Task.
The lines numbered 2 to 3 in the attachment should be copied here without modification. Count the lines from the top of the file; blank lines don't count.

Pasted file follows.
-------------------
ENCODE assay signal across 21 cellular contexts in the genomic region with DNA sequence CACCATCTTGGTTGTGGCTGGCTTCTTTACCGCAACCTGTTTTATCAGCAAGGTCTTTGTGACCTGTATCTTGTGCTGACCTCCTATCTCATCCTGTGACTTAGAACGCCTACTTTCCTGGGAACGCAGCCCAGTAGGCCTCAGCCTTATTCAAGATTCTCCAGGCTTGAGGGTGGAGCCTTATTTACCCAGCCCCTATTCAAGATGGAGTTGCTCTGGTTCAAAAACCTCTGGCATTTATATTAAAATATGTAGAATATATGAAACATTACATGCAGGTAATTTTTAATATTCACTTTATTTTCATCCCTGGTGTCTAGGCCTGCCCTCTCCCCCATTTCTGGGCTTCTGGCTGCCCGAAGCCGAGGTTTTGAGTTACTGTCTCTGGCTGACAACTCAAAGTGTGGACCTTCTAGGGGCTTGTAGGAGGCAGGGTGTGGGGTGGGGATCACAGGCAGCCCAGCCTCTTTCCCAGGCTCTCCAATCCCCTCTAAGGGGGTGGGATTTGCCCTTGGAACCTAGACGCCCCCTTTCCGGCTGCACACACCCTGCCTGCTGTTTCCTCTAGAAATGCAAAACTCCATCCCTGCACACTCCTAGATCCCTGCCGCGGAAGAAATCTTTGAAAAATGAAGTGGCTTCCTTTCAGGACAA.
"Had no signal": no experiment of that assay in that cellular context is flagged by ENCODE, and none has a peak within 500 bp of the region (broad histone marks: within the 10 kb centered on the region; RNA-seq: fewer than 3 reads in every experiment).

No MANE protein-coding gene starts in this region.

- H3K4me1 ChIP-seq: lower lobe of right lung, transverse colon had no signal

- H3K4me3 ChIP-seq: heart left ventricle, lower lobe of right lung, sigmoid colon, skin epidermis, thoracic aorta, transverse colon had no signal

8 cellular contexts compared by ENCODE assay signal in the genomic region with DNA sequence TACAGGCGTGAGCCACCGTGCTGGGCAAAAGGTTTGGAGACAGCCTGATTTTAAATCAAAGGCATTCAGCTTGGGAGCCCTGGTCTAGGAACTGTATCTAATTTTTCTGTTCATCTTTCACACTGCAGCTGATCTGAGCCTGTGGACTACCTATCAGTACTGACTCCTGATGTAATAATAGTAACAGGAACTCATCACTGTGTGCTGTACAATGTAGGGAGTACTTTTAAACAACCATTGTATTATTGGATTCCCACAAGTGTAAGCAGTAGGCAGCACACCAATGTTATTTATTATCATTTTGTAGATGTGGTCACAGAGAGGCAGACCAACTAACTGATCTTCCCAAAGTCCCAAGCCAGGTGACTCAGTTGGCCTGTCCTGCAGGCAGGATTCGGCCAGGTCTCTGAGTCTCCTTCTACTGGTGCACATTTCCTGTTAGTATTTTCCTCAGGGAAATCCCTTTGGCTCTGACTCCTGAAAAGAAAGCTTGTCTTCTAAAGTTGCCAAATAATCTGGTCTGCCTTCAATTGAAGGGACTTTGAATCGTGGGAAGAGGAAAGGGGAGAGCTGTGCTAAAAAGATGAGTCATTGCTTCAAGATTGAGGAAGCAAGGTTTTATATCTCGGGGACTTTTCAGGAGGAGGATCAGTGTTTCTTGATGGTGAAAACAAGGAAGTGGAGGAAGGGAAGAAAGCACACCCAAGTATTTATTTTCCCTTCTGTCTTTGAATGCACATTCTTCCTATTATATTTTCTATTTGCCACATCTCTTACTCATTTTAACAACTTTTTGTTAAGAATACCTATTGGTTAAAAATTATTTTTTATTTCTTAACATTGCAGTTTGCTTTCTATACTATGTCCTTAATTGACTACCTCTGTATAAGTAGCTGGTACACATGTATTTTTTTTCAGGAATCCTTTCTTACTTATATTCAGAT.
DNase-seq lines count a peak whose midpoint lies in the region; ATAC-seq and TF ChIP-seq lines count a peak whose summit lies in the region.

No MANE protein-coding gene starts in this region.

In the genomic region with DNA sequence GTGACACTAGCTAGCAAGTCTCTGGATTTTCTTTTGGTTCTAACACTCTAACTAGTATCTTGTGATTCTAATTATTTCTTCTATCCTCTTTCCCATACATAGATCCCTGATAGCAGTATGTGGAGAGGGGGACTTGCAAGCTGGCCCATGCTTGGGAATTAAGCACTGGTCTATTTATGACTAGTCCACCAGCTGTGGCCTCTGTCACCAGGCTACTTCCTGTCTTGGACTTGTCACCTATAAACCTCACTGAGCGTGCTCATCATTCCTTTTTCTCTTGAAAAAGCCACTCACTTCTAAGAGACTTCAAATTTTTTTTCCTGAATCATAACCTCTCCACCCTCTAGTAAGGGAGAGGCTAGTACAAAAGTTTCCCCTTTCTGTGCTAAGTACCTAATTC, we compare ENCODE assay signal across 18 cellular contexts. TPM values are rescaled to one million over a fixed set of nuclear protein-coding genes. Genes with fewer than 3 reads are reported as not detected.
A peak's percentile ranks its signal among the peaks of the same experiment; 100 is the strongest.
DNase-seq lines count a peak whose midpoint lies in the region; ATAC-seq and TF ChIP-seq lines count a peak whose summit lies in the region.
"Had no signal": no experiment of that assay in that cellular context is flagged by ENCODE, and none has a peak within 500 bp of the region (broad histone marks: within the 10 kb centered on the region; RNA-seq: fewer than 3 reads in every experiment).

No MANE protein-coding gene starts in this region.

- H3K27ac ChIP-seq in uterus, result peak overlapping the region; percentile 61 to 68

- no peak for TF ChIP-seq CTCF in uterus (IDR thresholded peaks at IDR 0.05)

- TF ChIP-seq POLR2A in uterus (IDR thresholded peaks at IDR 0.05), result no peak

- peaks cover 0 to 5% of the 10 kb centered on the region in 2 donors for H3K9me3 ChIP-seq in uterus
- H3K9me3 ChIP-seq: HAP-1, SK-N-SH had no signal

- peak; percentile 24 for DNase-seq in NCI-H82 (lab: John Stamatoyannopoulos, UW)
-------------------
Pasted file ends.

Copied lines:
"Had no signal": no experiment of that assay in that cellular context is flagged by ENCODE, and none has a peak within 500 bp of the region (broad histone marks: within the 10 kb centered on the region; RNA-seq: fewer than 3 reads in every experiment).

No MANE protein-coding gene starts in this region.